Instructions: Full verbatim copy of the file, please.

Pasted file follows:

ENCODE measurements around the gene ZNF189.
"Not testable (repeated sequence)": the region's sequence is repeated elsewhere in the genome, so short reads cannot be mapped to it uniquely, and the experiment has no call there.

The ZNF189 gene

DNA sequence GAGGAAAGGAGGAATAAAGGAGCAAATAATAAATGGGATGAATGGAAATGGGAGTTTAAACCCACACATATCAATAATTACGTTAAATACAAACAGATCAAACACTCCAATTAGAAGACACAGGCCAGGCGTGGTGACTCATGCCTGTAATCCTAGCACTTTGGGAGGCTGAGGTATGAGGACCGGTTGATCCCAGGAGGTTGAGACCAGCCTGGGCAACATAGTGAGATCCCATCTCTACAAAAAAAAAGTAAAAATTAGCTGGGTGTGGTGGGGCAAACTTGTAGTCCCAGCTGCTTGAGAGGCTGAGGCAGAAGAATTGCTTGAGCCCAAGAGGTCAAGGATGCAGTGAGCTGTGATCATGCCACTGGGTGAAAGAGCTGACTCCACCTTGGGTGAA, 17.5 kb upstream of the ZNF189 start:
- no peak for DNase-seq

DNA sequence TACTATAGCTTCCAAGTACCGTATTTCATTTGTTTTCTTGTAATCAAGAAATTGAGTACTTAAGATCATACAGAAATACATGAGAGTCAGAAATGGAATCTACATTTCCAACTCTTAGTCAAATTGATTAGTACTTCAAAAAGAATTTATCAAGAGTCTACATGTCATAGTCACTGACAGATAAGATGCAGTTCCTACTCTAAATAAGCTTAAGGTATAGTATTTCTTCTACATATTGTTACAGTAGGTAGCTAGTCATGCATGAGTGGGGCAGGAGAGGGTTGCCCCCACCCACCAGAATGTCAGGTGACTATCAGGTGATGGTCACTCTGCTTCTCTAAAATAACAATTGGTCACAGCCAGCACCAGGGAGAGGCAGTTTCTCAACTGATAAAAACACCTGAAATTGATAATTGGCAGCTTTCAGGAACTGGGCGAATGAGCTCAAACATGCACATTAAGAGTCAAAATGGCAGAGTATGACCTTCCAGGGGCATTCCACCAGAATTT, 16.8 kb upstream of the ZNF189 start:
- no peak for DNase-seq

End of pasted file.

ENCODE measurements around the gene ZNF189.
"Not testable (repeated sequence)": the region's sequence is repeated elsewhere in the genome, so short reads cannot be mapped to it uniquely, and the experiment has no call there.

The ZNF189 gene

DNA sequence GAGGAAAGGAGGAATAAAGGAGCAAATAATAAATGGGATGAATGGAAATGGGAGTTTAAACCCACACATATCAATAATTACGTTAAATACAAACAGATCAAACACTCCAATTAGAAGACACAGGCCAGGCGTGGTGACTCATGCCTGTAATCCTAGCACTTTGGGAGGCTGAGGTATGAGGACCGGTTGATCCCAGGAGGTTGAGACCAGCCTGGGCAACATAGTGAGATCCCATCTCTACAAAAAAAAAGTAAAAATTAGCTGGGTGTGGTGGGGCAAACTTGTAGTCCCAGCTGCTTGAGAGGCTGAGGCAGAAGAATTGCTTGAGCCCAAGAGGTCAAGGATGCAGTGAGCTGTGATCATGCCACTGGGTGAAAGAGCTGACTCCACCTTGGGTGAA, 17.5 kb upstream of the ZNF189 start:
- no peak for DNase-seq

DNA sequence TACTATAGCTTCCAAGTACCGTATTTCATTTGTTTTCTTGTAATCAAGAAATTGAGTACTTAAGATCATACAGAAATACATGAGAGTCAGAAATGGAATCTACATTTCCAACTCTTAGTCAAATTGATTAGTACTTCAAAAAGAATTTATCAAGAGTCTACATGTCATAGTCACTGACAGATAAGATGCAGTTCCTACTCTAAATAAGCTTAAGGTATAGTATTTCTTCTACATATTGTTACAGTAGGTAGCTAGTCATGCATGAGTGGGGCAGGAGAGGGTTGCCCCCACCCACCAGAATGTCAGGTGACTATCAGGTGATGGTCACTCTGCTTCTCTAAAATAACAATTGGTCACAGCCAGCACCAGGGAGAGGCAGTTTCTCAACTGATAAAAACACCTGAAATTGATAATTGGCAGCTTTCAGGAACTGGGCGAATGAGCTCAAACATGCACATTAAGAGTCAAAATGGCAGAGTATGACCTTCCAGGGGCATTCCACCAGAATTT, 16.8 kb upstream of the ZNF189 start:
- no peak for DNase-seq